Lobbies sue police over Covid brutality
Thursday, September 24th, 2020
- Impact: Human right groups state that as a result of police actions, the victims have suffered immense mental and physical injury, and their hopes and dreams of living a fulfilling life have been dashed.
- Violation: Petitioners are seeking orders including a declaration that the actions by the police and/or treatment of the victims was excessive.
Human rights groups have filed a suit on behalf of victims of police killings and brutality witnessed during the Covid-19 period.
In a joint petition, Amnesty International, International Justice Mission, Haki Africa and Kituo Cha Sheria, say hours before the effective time of the curfew order, law enforcement officers meted out violence and brutality on members of the public.
Respondents in the case are the Inspector General of Police, Interior CS and the Attorney General who have been sued for failing to uphold their mandate while enforcing the curfew order.
“A declaration that the Inspector General, Interior CS and the AG are responsible through the doctrine of ‘Respondent Superior’ for the actions of the law enforcement officers of the various violations of the Petitioners’ rights.
Petitioners on behalf of victims are seeking compensation from the government following the unlawful use of brutality on the public.
“The police, in enforcing the curfew order, shot at innocent civilians, rounded up people, lobbed teargas at Kenyans and mercilessly beat them up,” they say.
They also noted that following the outrage that followed the brutality, the President apologised to the public for the wrongs of the police, but did not order a stop to the use of excessive force.
On behalf of five victims, among them; Joseph Simiyu, Judith Simiyu, Daniel Ng’ang’a, Jackton Ochilo and Hussein Moyo Molte, father of 13-year-old boy who was killed by police stray bullet, the petitioners are also seeking their compensation from the government.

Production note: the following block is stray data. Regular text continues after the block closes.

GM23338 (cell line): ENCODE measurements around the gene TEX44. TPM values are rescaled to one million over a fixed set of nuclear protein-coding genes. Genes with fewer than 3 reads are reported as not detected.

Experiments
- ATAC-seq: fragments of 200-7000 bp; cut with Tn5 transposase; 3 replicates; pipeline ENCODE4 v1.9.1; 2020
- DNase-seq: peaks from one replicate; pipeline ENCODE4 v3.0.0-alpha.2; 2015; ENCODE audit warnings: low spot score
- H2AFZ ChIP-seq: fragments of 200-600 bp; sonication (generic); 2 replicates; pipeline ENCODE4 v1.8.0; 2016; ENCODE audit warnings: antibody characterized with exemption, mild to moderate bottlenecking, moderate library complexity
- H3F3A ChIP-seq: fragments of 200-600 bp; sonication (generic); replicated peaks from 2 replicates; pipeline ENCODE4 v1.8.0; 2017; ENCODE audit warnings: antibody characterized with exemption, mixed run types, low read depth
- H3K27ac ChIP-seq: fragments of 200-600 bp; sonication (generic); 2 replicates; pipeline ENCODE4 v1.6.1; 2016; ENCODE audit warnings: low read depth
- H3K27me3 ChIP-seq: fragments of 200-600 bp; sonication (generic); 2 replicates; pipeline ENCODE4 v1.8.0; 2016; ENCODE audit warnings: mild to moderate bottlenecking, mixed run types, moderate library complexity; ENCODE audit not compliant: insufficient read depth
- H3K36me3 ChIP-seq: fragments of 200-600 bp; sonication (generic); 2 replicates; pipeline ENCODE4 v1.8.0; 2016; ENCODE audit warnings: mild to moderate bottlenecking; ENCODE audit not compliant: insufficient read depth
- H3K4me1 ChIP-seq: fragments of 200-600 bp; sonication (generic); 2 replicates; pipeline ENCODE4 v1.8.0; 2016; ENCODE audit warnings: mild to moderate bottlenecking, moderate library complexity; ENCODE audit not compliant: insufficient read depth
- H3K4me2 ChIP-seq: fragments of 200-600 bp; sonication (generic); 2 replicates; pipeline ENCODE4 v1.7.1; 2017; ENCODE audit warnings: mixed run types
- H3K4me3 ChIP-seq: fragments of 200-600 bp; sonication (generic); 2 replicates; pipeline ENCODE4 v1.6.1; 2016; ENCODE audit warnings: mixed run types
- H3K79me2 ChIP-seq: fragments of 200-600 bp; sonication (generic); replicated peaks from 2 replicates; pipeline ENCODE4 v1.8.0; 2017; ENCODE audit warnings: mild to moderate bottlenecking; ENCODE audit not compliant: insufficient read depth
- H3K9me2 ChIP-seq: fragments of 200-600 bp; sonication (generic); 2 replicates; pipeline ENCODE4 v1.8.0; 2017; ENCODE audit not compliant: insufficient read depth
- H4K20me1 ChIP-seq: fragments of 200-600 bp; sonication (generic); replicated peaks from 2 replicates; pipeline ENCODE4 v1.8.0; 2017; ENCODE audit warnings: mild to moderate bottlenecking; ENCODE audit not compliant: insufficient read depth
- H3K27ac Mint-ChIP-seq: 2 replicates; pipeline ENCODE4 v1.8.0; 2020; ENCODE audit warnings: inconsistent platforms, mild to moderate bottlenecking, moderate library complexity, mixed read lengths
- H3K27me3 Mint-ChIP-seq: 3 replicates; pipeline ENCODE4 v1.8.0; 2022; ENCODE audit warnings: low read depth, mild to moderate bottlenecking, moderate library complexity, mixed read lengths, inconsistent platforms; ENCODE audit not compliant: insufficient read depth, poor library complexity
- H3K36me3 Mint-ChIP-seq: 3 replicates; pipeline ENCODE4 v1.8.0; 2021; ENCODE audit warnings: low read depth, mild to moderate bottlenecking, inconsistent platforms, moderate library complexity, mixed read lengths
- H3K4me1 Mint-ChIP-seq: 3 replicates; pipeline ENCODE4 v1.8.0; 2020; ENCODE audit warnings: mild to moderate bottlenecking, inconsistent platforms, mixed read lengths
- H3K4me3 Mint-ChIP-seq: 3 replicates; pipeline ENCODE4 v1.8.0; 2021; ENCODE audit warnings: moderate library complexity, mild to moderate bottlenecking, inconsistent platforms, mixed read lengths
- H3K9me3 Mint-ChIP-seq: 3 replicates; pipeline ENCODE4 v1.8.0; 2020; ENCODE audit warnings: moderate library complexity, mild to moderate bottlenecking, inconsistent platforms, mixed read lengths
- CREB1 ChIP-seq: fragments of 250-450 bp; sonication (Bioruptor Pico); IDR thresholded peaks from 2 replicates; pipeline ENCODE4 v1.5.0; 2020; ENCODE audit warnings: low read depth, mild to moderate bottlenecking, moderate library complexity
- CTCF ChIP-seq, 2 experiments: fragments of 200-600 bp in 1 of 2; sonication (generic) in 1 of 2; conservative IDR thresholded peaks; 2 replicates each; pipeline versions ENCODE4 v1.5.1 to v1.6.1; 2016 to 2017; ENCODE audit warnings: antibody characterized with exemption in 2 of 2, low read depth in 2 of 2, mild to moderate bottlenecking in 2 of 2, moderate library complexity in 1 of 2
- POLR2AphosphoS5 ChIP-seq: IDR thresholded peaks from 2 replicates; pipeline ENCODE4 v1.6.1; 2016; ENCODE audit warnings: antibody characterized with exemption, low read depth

The groups state that as a result of police actions, the victims have suffered immense mental and physical injury, and their hopes and dreams of living a fulfilling life have been dashed.
Moyo is seeking Sh17,000 as burial fees while Judith is demanding Sh158,300 and Nga’ng’a wants to be paid Sh140,800.
“Some of the victims, for instance, the 13-year-old boy did not pose any threat to the police,” the petition.
Groups state that this court acknowledged on a balance of probabilities, that there was sufficient evidence that the police, in two instances at the Likoni Ferry and the death of the minor, brutalised Kenyans while enforcing the curfew.
Petitioners argued that there have been several instances of brutal, disproportionate and unnecessary use of force while enforcing the curfew order.
“The petition also calls out the government for the intentional failure to operationalise the National Coroners Service Act, the Prevention of Torture Act, and the Victims Protection Act,” the petitioners.
Human right groups are seeking several orders including a declaration that the actions by the police and/or treatment of the victims was excessive, unproportionate, unreasonable, reckless, negligent, cruel and inhuman and in complete disregard of the rights and fundamental freedoms.
The groups also want a declaration that the victims’ right to Human Dignity and the right to have that dignity protected and respected as enshrined under Article 28 of the Constitution was violated by the State through its agents and/or servants.
Petitioners have also asked the court to declare that the failure by the State to fully operationalise the Victims Protection Act, the National Coroners Service Act and Prevention of Torture Act, 2017 has violated the fundamental rights and legitimate expectation of the petitioners and the Kenyan citizens.
“An order of mandamus directed to the Attorney General to advise the President to designate/appoint a minister in-charge of justice or to assign the responsibility of a CS in charge of Justice under an Act to him to ensure operationalisation/implementation of the victims protection Act,” argued the petitioners.